September 12, 2010 by Leah
Since I first analyzed our expenditures and became horrified by our monthly grocery bill, I’ve made several changes to how we manage what we eat. I’ve been making a lot more from scratch, like stock, all kinds of bread (various loaves, pita – thanks to Katharine, English muffins), beans, tomato sauce, and, coming up, yogurt. (Aaron loves the stuff and Kymberly, who was also appalled by our grocery bill, suggested making it at home. I’m going to attempt to forgo buying an electric yogurt maker and just use what we have on hand.) I’m planning to start canning so I can stock the pantry with said homemade things instead of relying on commercial canned goods which are jammed with preservatives, sodium, and often into BPA-lined cans. Most importantly, I think, we planted a vegetable garden.
This general watchfulness has led to us being better about using what food we buy. The past couple of Saturdays have had us staring into a fairly empty refrigerator. (I do the big farmer’s market shop on Sunday and am trying to do one other grocery run mid-week, mostly for purposes of animal protein, after realizing – thanks to credit card bills – that I was at grocery stores every other day through the summer.) Vegetable scraps are now being thrown in a bag in the freezer in order to make stock, instead of immediately going to the compost pile, and chicken carcasses are getting simmered into stock before being discarded. I discovered the ranchers who sell bison meat at the farmer’s market also offer “meaty soup bones” for $5 a pound, which is just over what one might pay for a quart of organic beef stock at the store, and I plan to take advantage of this in the near future. Our in-store purchases are pretty much limited to dairy, poultry, and staples like vinegar, oil, flour, yeast, beer, and wine. (And energy drinks – him – and diet soda – me. I know, I know.) I stopped into Whole Foods on the way home from the farmer’s market yesterday and couldn’t find a thing I wanted to buy (whole organic air-chilled chickens not being on sale).
It will take a little time to see how all of this plays out monetarily, but there’s still lots of improvement to be made. I spent much of yesterday reading about slow food, whole food (even getting into the benefits or lack thereof of raw milk and sprouted grains – who knew? And do I care enough to start seeking out such products?), local food, and similar topics. (This reminds me of the recent “Marketplace” interview with Andrew Potter about “conspicuous authenticity,” and “competitive anti-consumption,” but this is one of those areas in which the more people are interested, the better off we will be as a society, so whatever.) My research, such as it was, kept bringing me back to the subject of CSAs.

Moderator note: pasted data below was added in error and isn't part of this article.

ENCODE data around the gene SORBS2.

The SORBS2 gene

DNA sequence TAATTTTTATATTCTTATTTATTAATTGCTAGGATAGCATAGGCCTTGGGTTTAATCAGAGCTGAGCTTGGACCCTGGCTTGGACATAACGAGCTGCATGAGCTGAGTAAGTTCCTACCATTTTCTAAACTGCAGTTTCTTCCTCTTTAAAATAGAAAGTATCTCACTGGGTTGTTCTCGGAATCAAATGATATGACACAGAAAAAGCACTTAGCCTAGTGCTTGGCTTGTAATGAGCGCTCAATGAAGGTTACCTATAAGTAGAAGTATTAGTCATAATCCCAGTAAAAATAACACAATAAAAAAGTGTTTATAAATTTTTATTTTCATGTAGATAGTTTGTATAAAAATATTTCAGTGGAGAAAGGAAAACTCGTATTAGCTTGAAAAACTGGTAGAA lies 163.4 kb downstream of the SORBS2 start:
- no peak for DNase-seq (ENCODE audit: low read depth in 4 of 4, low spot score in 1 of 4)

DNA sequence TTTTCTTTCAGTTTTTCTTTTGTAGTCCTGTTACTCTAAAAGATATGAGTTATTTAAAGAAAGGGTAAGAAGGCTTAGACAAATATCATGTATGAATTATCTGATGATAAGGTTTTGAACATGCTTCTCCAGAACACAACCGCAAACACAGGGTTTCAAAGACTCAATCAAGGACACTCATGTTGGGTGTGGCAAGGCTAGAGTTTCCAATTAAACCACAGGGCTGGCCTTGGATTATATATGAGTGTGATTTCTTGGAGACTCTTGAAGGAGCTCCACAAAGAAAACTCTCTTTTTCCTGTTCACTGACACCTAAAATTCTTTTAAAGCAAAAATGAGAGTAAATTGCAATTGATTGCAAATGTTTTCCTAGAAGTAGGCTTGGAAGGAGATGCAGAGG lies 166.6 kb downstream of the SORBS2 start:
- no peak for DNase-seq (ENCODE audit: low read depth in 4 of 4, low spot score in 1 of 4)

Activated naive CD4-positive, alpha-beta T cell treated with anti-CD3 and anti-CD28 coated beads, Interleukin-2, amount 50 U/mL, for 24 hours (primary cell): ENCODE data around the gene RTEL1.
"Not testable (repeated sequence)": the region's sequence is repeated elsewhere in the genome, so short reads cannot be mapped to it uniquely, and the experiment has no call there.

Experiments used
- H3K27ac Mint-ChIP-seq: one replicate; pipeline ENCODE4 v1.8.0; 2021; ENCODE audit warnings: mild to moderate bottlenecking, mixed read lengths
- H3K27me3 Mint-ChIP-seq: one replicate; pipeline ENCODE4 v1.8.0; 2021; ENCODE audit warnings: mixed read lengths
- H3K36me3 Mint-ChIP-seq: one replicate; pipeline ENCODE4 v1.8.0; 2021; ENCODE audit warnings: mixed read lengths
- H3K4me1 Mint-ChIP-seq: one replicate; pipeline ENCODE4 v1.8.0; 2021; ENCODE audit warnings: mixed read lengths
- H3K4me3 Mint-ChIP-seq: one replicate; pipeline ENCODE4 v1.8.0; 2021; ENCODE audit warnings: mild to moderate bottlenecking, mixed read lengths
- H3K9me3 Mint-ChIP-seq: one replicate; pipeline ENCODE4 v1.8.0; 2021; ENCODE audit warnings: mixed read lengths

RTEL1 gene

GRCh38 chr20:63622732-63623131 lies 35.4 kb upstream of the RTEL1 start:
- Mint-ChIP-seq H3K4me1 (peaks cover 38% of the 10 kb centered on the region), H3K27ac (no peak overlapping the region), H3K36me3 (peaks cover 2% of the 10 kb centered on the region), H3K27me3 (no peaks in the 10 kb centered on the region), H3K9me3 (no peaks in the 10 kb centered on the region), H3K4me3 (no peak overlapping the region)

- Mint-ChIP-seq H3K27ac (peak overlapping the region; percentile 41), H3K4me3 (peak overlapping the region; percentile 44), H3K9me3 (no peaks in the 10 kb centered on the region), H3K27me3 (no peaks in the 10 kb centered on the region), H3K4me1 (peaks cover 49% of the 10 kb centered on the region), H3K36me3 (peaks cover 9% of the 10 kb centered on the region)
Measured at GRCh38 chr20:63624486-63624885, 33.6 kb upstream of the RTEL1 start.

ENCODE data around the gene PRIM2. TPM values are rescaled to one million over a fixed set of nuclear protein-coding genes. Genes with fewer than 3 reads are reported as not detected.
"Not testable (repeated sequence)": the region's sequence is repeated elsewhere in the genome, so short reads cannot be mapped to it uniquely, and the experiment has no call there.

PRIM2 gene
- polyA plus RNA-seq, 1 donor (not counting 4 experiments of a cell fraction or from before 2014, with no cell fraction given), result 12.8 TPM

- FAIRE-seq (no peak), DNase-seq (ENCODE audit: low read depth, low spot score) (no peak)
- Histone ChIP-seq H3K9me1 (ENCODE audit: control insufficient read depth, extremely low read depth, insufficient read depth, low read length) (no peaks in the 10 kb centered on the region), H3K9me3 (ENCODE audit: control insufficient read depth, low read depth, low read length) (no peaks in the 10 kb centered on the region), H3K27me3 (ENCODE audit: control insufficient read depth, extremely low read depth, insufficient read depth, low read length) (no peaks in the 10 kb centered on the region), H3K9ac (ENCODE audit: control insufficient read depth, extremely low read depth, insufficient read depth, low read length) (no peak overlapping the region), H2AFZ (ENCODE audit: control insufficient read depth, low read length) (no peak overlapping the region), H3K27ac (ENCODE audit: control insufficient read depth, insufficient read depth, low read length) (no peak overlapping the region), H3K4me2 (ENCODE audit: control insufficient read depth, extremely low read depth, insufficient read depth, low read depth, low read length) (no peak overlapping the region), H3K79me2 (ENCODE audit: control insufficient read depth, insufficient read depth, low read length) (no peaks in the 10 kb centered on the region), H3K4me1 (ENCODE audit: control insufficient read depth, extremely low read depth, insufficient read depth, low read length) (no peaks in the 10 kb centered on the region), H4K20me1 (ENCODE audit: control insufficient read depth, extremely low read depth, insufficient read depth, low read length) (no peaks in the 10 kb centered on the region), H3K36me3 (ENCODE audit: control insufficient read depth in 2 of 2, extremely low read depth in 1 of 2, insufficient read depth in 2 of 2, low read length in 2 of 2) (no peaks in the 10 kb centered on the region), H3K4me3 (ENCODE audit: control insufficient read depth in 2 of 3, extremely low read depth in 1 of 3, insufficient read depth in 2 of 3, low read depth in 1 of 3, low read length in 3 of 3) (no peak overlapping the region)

As many of us know, CSA stands for “community supported agriculture” and generally speaks to an arrangement where a group of people can get items straight from the producer. This started as a way for individuals to buy produce from farmers (actually shares of farms, in some cases), and is often executed by a farmer (or her representative) delivering several boxes full of goods to a central drop off/pick up point. I was a member of the Full Circle Farm CSA when I lived in Anchorage – there was so much interest in CSAs in Alaska four or five years ago that this farm in Washington State airmailed weekly CSA boxes to eager Anchorage consumers, who had a choice of a few different locations to pick up the boxes. The boxes were full of interesting and varied produce and also included a newsletter with recipes for the lesser known items (I still make a delicious tomatillo salsa from a Full Circle Farms recipe). After a while, the sheer amount of produce became too much for one person and I cancelled my membership when my freezer was stocked to capacity. It was also quite expensive – current rates run $41 per smaller box (suggested for 1-2 people).